What Matthew Taught Me About Grace
In this last year I’ve been studying the Gospel of Matthew and what the book teaches about the Kingdom of God. It’s a book I have read many times now, and I have been moved by some of my newer discoveries.
Hidden to those who weren’t looking
One of the things I’ve noticed is that people seemed to have a hard time perceiving the Kingdom of God. This Kingdom seemed so insignificant to some, to the point of being hidden to those who weren’t looking for it. Jesus even made references to a yeast that spreads throughout bread or tiny mustard seeds that become big bush to describe the Kingdom.
The Pharisees certainly didn’t get the point of the Kingdom. They got offended when Jesus explained it is not what entered the mouth (food) that made it unclean, rather what exited the mouth (words).
Their rules and the Law according to them, was in the forefront of their minds. They didn’t recognize that God’s Kingdom teaches character and identity, not religious to-do lists.
The message never changed
Jesus wasn’t pointing out anything new about God’s Kingdom. God has always been more interested in our hearts rather than religious acts. An example from the Old Testament, that shows us that this has always been God’s message is in Isaiah 1:
14 I hate your new moon celebrations and your annual festivals.
They are a burden to me. I cannot stand them!
15 When you lift up your hands in prayer, I will not look.
Though you offer many prayers, I will not listen,
for your hands are covered with the blood of innocent victims.
That seems so harsh, but God told his people what he desired:
17 Learn to do good.
Help the oppressed.
Defend the cause of orphans.
Fight for the rights of widows.
Mercy over sacrifice
Jesus makes multiple references to the Old Testament prophets who spoke the same message. He especially did it when the religious leaders are having a problem with who Jesus hung out with. Confronted with eating with tax collectors, prostitutes, and sinners, Jesus replied: “Go and learn what this means: ‘I desire mercy, not sacrifice.’” – (Matthew 9:12). Jesus preferred to spend time with people who needed his grace, than with people who thought they deserved it.
As a sinful human being, this challenges me. I recognized that I struggle; not with resembling a prodigal son, rather with being a self-righteous sibling. It seems so easy to look at another person’s life find things they should change or areas of sin. When I stop and think about it, how often is my first response to have grace?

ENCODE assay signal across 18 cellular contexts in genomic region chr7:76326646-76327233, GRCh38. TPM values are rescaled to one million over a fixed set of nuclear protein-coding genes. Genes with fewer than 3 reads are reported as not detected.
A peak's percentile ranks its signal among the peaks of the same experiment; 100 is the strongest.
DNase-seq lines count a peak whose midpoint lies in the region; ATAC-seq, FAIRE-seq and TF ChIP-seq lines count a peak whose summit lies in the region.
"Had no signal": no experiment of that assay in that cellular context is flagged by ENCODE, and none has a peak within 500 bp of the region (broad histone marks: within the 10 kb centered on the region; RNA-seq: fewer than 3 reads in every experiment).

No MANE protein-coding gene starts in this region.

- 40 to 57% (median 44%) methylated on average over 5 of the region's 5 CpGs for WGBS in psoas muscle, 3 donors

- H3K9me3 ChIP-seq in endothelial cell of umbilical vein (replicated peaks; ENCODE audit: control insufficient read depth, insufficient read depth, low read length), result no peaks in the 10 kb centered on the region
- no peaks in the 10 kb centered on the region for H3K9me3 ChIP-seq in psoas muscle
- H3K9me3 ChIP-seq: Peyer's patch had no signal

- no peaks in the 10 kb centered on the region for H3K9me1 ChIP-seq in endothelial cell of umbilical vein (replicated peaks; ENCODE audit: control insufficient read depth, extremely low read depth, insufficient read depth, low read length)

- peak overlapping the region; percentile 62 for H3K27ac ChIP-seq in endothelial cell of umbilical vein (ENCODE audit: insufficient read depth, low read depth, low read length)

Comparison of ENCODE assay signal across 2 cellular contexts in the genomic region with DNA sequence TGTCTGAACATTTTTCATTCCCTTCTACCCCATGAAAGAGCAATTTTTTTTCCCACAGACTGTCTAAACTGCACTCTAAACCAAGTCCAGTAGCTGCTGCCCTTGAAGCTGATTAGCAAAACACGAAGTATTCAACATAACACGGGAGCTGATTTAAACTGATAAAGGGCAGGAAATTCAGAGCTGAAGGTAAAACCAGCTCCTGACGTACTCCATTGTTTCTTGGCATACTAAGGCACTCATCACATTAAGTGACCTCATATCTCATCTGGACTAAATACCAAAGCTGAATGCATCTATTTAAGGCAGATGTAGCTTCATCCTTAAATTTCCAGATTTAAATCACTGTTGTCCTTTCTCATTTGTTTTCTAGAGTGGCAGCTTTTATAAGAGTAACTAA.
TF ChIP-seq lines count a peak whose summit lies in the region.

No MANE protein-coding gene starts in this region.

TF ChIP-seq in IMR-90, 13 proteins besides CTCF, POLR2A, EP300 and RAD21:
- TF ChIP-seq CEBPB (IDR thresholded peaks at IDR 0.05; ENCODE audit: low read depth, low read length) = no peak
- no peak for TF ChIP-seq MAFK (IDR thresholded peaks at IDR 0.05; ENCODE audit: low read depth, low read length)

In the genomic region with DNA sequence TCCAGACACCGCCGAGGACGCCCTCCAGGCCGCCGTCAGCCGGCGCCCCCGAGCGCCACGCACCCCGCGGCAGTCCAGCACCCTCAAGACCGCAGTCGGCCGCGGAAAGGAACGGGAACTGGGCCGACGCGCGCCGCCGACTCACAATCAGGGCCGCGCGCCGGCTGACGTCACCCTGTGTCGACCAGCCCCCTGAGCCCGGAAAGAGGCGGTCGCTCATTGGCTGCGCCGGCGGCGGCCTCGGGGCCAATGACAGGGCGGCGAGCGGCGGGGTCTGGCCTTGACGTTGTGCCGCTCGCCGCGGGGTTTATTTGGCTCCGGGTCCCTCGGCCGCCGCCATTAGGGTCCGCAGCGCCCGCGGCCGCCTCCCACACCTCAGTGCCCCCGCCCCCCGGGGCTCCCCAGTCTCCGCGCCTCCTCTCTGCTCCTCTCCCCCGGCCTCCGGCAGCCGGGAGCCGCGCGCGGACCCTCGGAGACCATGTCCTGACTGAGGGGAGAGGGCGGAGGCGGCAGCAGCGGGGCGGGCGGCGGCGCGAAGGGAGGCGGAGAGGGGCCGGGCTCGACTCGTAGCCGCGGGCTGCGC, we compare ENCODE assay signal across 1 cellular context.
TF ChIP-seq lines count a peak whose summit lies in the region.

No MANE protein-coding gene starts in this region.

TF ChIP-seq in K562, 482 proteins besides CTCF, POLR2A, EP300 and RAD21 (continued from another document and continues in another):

The Gospel of Matthew shows that the message of the Kingdom of God is to invite his followers to extend grace. By inviting us to have grace He also teaches the key to His Kingdom. He has grace for us, yet He also gives us the responsibility of having grace with His people. This is what it means to be part of extending and expanding His Kingdom: extending grace. This includes expending grace to the people that don’t even know Him yet.
If the Gospel of the Kingdom is “mercy over sacrifice”, then our message to our non-Christian friends should be the same. The Kingdom of God is NOT offended by sinners that live imperfect lives. It is not offended by people that struggle with their identity, their worth or have fear, people that are greedy, lustful, and that deal with anger and pain. The Kingdom of God is not offended by sinners who receive His grace with a thankful heart. The Kingdom of God is offended by sinners who reject His gift of grace to justify themselves without Him.
The Point of the Gospel
To summarize: the Pharisees and even some of Jesus’ followers missed the point of the Gospel. They were too busy proving themselves righteous. Yet, the Gospel message is that we are made righteous through Christ. It is because of His grace, not by our own works. We are invited to expand the Kingdom of God by having grace with those around us, not by keeping track of their religious acts. The point I’m trying to make is not that we should abuse grace and not try to have any righteous standards. No, rather that we should let the grace that we receive transform us in a way that allows us to transform our communities around us.
What are some of the observations you have had when reading the Gospel of Matthew?
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